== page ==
Gene Exod Levi Numb Deut Josh Judg Ruth 1Sam 2Sam 1Kin 2Kin 1Chr 2Chr Ezra Nehe Esth Job_ Psal Prov Eccl Song Isai Jere Lame Ezek Dani Hose Joel Amos Obad Jona Mica Nahu Haba Zeph Hagg Zech Mala Matt Mark Luke John Acts Roma 1Cor 2Cor Gala Ephe Phil Colo 1The 2The 1Tim 2Tim Titu Phle Hebr Jame 1Pet 2Pet 1Joh 2Joh 3Joh Jude Reve

01

Philemon Chapter 1

1 Paul, a prisoner of Christ Jesus, and Timothy our brother, to Philemon, our beloved fellow worker,

2 to the beloved Apphia, to Archippus our fellow soldier, and to the assembly in your house:

3 Grace to you and peace from God our Father and the Lord Jesus Christ.

4 I thank my God always, making mention of you in my prayers,

5 hearing of your love and of the faith which you have towards the Lord Jesus, and towards all the saints,

6 that the fellowship of your faith may become effective in the knowledge of every good thing which is in us in Christ Jesus.

7 For we have much joy and comfort in your love, because the hearts of the saints have been refreshed through you, brother.

8 Therefore though I have all boldness in Christ to command you that which is appropriate,

9 yet for love's sake I rather beg, being such a one as Paul, the aged, but also a prisoner of Jesus Christ.

10 I beg you for my child, whom I have become the father of in my chains, Onesimus,

11 who once was useless to you, but now is useful to you and to me.

12 I am sending him back. Therefore receive him, that is, my own heart,

13 whom I desired to keep with me, that on your behalf he might serve me in my chains for the Good News.

14 But I was willing to do nothing without your consent, that your goodness would not be as of necessity, but of free will.

15 For perhaps he was therefore separated from you for a while, that you would have him forever,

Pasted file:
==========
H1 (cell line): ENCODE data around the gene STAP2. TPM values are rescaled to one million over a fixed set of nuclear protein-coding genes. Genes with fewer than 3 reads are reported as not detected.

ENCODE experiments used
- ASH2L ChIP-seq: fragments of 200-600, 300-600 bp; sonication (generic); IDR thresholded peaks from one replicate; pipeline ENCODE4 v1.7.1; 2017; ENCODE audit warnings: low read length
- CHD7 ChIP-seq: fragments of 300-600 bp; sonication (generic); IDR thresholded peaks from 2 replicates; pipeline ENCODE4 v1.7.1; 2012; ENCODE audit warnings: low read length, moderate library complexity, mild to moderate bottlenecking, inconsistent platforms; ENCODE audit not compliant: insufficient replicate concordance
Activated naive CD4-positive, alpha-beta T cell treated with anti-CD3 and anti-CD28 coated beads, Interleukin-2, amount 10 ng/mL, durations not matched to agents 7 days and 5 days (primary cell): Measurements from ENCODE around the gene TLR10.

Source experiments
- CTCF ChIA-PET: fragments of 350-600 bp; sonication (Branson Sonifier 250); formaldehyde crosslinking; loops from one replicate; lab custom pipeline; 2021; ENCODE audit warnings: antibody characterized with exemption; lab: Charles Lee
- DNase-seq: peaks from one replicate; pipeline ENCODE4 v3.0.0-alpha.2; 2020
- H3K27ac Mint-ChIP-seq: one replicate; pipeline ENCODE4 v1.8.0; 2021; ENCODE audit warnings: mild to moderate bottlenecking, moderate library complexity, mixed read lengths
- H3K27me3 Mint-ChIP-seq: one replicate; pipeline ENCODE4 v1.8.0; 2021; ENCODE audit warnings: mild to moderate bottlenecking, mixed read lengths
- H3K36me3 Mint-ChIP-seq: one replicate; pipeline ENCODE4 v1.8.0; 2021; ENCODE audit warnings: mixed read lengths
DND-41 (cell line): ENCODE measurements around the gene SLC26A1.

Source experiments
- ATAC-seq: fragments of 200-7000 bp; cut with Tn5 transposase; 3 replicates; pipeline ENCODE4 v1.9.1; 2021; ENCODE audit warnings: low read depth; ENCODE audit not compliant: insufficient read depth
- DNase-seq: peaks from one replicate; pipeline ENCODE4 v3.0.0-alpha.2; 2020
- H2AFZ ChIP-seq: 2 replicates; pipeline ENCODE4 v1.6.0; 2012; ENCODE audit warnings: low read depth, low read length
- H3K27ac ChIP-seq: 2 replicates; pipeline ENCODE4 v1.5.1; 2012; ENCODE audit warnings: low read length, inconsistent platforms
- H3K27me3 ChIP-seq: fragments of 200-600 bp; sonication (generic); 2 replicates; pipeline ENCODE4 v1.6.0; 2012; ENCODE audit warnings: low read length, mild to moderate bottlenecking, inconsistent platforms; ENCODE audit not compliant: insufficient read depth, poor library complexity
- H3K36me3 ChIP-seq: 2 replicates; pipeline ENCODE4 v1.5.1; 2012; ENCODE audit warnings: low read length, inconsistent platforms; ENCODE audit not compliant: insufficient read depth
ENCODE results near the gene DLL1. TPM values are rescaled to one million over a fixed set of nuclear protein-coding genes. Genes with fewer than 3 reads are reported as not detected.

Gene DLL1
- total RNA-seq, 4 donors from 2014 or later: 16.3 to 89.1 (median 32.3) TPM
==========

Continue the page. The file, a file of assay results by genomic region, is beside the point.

16 no longer as a slave, but more than a slave, a beloved brother, especially to me, but how much rather to you, both in the flesh and in the Lord.

17 If then you count me a partner, receive him as you would receive me.

18 But if he has wronged you at all or owes you anything, put that to my account.

19 I, Paul, write this with my own hand: I will repay it (not to mention to you that you owe to me even your own self besides).

20 Yes, brother, let me have joy from you in the Lord. Refresh my heart in the Lord.

21 Having confidence in your obedience, I write to you, knowing that you will do even beyond what I say.

22 Also, prepare a guest room for me, for I hope that through your prayers I will be restored to you.

23 Epaphras, my fellow prisoner in Christ Jesus, greets you,

24 as do Mark, Aristarchus, Demas, and Luke, my fellow workers.

25 The grace of our Lord Jesus Christ be with your spirit. Amen.

Footnotes

Verse 10 (Onesimus)
Onesimus means "useful".

Version: World English Bible


Philemon Chapter 1 Guide

The letter to Philemon is of a personal nature. In all probability Philemon was a native of Colossae, and a member of the Church there. While the letter is addressed to him, his whole household and the whole Church were included.

The apostle began by expressing his thankfulness for Philemon. His purpose was to seek an action by Philemon in harmony with his Christian position. The real reason of the letter emerges when Paul appealed to Philemon, rather than commanded him, to certain action in the case of Onesimus, his runaway slave. Paul based his appeal on his personal love, the fact that he was such a one as "Paul the aged"; and also on the change that had been wrought in the man Onesimus. He drew two portraits of the man by the use of two words. He had been "unprofitable." He was now "profitable," or, to be more correct, he was "well profitable," that is, completely so. Therefore the appeal to Philemon was to take Onesimus back because of the change that had taken place in him, and to receive him no longer as a slave but as a brother.

The letter closed with the expression of the apostle's hope that he would be able to visit Philemon, and the request that a lodging be prepared for him. Salutations from the little group who were with him in Rome and the benediction brought the letter to its close. The benediction had to do with grace, which is here described as "the grace of our Lord Jesus Christ." Of course, it was the grace of God, but it is here described as that of our Lord Jesus Christ, because in Him was manifested the effect of the grace of God in human life.

From "An Exposition of the Whole Bible" by G. Campbell Morgan.